German President Joachim Gauck says his country must play a much greater role in the international arena, and must take on more responsibilities in the world.
“We must not think we can be protected from political, economic, ecological and military conflicts if we do not participate in their resolution,” Gauck said on the 23rd anniversary of Germany™s reunification on October 3.
He added, “I cannot imagine Germany making itself big by dictating its conduct to others, but I also cannot imagine Germany making itself small to avoid taking risks and solidarity.”
“Our country is not an island,” Gauck pointed out.
The German president further noted that the Berlin government should ask itself if it was taking on enough of its responsibilities in regard to its neighbors in the East, in the Middle East and in the southern Mediterranean.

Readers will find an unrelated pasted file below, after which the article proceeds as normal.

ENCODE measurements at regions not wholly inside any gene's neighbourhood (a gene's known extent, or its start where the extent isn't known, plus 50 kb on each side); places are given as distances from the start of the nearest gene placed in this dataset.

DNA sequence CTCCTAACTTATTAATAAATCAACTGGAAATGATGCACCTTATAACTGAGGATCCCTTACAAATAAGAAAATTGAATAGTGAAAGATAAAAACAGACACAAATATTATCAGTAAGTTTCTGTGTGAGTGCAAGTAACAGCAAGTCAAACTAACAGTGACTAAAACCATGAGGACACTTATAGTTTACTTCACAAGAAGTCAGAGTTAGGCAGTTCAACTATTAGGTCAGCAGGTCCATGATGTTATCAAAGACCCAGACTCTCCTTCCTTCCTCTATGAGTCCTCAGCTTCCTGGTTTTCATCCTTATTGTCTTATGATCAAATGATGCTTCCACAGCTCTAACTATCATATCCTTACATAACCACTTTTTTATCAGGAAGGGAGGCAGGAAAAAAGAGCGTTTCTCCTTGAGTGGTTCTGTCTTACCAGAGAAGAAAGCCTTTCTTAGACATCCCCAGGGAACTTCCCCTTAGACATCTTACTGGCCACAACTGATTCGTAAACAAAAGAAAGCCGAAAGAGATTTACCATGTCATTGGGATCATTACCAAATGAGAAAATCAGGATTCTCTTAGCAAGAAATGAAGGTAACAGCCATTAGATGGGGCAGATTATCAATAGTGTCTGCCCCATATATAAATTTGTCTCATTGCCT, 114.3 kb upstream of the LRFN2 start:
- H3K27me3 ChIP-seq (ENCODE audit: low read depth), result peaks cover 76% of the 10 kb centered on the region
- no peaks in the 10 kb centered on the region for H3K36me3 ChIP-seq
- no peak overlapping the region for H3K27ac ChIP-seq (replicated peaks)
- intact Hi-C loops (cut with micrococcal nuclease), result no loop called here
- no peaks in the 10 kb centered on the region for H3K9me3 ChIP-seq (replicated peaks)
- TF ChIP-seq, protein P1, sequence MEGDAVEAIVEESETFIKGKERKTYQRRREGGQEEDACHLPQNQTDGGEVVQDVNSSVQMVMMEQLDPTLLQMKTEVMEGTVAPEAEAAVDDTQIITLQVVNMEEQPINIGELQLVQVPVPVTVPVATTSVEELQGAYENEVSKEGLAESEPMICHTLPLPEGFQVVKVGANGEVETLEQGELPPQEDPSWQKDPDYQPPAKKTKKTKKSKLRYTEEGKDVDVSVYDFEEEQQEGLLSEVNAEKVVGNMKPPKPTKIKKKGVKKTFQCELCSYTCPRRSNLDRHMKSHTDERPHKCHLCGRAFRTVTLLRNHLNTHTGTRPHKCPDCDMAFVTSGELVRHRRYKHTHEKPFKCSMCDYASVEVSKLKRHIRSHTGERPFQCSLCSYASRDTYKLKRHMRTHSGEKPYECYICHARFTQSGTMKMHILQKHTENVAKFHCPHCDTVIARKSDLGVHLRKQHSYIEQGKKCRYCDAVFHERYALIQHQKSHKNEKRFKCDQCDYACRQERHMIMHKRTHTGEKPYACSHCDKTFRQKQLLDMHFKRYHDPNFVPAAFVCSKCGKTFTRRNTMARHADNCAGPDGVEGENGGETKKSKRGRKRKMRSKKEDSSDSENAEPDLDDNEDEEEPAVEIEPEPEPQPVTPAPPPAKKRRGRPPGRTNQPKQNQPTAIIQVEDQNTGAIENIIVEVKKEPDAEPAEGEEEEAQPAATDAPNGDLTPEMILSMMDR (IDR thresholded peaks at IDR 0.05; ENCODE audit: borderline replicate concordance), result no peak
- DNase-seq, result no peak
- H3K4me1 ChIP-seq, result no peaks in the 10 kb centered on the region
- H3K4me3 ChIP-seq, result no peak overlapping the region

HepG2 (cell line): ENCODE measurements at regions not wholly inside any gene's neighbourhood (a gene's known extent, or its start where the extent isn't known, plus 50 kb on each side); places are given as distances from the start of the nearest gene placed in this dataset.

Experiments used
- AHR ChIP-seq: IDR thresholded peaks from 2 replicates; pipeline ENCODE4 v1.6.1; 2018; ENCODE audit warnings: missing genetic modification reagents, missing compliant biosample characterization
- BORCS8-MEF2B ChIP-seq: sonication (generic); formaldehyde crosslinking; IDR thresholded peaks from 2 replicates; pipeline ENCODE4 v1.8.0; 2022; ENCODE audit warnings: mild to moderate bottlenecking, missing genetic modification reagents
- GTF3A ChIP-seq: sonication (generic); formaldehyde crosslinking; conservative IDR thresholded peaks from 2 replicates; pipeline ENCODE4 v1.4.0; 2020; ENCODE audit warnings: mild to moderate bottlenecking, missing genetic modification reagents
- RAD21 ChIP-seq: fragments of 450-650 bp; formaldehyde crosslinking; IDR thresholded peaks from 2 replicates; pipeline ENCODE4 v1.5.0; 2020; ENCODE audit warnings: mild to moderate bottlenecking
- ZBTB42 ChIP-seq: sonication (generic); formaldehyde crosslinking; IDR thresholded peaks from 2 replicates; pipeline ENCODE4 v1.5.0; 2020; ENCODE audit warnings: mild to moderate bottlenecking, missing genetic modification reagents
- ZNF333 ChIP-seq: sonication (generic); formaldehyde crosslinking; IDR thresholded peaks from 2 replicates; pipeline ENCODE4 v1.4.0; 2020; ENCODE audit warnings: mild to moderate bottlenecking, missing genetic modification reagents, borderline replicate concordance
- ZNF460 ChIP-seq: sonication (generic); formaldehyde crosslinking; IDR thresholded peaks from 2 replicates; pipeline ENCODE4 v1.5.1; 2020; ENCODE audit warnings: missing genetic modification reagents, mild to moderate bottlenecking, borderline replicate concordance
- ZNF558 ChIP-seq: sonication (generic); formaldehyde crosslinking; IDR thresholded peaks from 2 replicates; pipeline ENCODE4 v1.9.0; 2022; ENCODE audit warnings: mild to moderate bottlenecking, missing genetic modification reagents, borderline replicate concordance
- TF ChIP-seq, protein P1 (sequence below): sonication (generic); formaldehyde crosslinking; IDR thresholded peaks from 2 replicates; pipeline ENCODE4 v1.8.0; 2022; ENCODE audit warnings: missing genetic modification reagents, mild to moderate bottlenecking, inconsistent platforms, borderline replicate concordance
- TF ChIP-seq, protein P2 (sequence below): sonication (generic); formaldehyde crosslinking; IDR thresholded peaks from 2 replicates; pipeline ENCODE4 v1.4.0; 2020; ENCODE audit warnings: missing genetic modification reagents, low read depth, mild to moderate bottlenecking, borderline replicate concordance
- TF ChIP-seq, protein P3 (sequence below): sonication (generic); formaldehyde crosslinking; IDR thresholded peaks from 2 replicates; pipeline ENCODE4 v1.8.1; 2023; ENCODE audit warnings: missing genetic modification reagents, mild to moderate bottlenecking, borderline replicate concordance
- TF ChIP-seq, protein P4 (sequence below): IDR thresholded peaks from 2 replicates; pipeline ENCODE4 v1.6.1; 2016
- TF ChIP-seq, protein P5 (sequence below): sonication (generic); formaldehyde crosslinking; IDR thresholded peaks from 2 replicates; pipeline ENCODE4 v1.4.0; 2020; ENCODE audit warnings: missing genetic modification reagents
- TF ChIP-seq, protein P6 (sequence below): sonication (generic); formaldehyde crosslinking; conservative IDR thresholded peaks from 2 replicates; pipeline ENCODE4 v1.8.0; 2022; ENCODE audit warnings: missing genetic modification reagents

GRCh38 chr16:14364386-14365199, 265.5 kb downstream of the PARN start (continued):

Germany, which is the euro zone’s most powerful economy and enjoys the lowest sovereign borrowing costs, has been steering Europe through the debt crisis for the last four years.
Although the country boasts a strong economy, its reluctance and unwillingness to take charge of global affairs, especially since it is one of NATO’s biggest members, has been a matter of concern beyond Europe.
“There’s a lot of frustration in Washington with Germany’s reluctance to take on a bigger role in international security affairs in particular,” Chris Chivvis, a political scientist at the global policy think tank RAND Corporation, said.
He added, “There’s a sense sometimes, rightly or wrongly, that Germany occasionally allows its history to become an excuse for not taking on responsibilities that are expected of a country with its wealth and, frankly, its global interests.”
Germany supported the 1999 bombing of Serbia during the Kosovo crisis, and agreed to send troops to Afghanistan in fall 2001.
Germans, however, refused to join the 2003 US-led invasion of Iraq, and the military strikes that toppled former Libyan dictator Muammar Gaddafi in October 2011.
Copyright: Press TV